Caleb b

You'd lose a fortune betting against human ingenuity. While I enjoyed to perspective of the physicist, pricing factors lead to radical shifts in technology that render many of our current projections of earth, and its future, completely obsolete. A few hundred years? Not just based on consumption. A far, far, far more likely disruption in human existence is nuclear war, a plague, massive volcano eruptions, or a meteor hitting earth.

MJ Person

Might someone explain the caption in your links list? "Economist humor: When a physicist meets an economist."?

Are you intending to imply that this physicists musing on inherent physical limitations to economic growth are a cute amusing diversion to economists, who can be tolerant of their ill-informed physicist friends? He seems to make a number of reasonable points, certainly worth discussion. "Economist Humor?"


Physicists, engineers, and other hard science people will continue to find resources and develop the economy.

Economists will worry about how humans cooperate for the betterment (or detriment) of humanity given those available resources.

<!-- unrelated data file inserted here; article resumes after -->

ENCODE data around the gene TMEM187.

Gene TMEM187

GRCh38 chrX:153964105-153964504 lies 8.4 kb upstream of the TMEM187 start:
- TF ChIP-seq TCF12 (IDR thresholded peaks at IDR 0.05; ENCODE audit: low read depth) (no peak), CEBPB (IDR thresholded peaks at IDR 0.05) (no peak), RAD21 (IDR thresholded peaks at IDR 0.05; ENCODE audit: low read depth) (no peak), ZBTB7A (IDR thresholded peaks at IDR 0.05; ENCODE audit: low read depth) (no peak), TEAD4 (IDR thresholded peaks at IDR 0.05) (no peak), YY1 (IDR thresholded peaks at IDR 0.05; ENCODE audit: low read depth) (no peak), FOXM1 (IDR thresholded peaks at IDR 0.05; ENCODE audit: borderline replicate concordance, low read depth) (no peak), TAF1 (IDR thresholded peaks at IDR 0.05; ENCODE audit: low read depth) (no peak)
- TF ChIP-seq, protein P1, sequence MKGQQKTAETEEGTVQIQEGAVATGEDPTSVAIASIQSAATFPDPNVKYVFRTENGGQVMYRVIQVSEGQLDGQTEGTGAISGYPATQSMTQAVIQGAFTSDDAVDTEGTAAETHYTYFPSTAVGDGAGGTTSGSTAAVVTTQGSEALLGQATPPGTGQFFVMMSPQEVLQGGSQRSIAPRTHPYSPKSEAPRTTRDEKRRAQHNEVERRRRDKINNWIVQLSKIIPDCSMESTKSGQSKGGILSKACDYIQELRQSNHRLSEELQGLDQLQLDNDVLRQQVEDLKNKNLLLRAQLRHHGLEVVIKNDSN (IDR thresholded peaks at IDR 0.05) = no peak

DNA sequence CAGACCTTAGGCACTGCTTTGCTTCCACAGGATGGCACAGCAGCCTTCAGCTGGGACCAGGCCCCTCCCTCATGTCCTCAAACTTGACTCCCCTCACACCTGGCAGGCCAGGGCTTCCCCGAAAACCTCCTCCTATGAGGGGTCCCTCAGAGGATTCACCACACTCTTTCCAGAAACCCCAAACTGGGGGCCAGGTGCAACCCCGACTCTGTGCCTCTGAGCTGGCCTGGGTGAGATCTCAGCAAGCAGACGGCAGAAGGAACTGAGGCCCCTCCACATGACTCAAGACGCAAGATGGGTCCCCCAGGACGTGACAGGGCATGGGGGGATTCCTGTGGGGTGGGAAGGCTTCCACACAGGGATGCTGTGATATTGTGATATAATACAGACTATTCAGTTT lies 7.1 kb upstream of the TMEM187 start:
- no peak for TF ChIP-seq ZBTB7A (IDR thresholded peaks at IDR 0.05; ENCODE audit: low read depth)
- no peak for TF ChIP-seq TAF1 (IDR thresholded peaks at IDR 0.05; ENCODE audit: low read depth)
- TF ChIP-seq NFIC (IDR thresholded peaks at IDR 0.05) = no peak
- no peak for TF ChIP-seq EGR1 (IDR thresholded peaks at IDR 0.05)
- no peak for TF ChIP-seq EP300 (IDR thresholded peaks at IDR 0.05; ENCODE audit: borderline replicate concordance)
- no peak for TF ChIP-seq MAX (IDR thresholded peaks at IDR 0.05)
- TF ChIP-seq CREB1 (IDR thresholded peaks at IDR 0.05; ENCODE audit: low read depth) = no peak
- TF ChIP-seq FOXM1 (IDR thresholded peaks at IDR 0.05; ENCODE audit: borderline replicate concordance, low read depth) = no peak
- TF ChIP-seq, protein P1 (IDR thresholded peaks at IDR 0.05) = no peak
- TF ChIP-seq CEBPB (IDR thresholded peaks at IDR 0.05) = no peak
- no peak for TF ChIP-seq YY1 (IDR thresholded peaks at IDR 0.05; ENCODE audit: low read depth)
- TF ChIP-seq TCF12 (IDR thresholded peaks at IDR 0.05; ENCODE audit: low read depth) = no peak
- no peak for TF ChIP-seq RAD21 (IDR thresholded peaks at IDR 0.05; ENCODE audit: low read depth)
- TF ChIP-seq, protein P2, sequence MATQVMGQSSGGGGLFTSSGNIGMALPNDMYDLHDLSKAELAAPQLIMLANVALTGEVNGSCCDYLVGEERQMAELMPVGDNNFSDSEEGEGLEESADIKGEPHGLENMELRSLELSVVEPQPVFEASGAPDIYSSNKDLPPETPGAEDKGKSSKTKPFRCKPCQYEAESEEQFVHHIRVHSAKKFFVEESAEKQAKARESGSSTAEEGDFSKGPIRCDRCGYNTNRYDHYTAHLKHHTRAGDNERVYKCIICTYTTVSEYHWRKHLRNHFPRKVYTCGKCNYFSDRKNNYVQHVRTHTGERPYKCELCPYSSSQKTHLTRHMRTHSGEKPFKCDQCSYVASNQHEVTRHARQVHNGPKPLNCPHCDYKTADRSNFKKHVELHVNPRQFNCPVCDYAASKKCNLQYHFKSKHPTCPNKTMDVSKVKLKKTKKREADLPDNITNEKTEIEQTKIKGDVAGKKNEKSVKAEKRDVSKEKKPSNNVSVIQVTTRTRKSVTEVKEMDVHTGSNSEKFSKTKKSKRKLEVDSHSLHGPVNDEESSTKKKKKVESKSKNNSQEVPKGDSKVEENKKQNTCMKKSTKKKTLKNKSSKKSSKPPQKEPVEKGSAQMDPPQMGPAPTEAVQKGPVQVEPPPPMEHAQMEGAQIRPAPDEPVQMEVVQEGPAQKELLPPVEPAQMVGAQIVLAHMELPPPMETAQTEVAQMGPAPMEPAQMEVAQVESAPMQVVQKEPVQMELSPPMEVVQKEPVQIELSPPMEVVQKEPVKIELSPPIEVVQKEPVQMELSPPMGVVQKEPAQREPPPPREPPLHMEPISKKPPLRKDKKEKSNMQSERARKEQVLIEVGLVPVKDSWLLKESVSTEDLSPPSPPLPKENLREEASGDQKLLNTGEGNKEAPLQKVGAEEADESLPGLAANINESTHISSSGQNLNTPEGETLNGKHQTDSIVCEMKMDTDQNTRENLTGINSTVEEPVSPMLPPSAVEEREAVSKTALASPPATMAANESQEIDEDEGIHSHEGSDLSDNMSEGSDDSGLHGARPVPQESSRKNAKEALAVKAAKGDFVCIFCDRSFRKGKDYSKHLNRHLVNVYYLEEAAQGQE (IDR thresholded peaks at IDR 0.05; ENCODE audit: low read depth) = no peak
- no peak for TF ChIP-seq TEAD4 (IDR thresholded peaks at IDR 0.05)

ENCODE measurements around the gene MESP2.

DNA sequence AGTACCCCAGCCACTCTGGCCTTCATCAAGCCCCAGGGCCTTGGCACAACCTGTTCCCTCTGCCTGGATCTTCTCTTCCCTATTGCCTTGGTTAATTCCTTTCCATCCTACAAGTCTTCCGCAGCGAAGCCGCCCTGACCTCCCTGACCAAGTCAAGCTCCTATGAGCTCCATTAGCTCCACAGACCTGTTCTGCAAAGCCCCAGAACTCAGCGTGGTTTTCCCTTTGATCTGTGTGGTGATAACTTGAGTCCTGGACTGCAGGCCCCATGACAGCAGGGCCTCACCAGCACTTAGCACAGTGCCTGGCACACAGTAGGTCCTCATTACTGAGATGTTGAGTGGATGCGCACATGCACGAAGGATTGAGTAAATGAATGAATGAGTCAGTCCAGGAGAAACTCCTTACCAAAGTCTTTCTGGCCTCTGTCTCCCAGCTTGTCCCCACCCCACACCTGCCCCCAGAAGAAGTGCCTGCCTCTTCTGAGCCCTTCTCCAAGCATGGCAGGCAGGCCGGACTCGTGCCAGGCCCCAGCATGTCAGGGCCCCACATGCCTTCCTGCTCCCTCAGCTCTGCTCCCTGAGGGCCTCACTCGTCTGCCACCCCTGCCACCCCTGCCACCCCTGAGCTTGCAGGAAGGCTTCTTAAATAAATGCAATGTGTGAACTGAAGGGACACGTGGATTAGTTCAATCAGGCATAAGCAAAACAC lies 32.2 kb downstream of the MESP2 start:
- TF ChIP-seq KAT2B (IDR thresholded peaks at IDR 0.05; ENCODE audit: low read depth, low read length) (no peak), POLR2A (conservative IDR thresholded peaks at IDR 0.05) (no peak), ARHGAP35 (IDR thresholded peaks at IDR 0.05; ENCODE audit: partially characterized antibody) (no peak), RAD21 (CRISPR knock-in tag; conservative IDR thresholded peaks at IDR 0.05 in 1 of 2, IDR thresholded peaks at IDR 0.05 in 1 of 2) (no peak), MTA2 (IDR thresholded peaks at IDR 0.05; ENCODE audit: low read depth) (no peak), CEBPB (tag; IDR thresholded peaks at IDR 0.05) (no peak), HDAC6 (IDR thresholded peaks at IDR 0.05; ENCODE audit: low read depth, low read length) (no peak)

We could overpopulate and die off once we reach the limits of our resources in boom and bust cycles, as we have done repeatedly in the past. Or we could find a way to reach an equilibrium in which we don't need boom and bust cycles. Other than expansion into space in the distant future, those are the only real options.


It would be interesting if someone would come up with a quality of life index which we could graph alongside the energy use and economic growth indices. I would guess that it is not increasing at anything like 2-3% annually, and might even be flat or declining.

Chris Boulanger

About #5, please worn your readers that the articles gets pretty boring after the 3rd page. The author makes their point and shares some good info and then just keeps writing to no effect.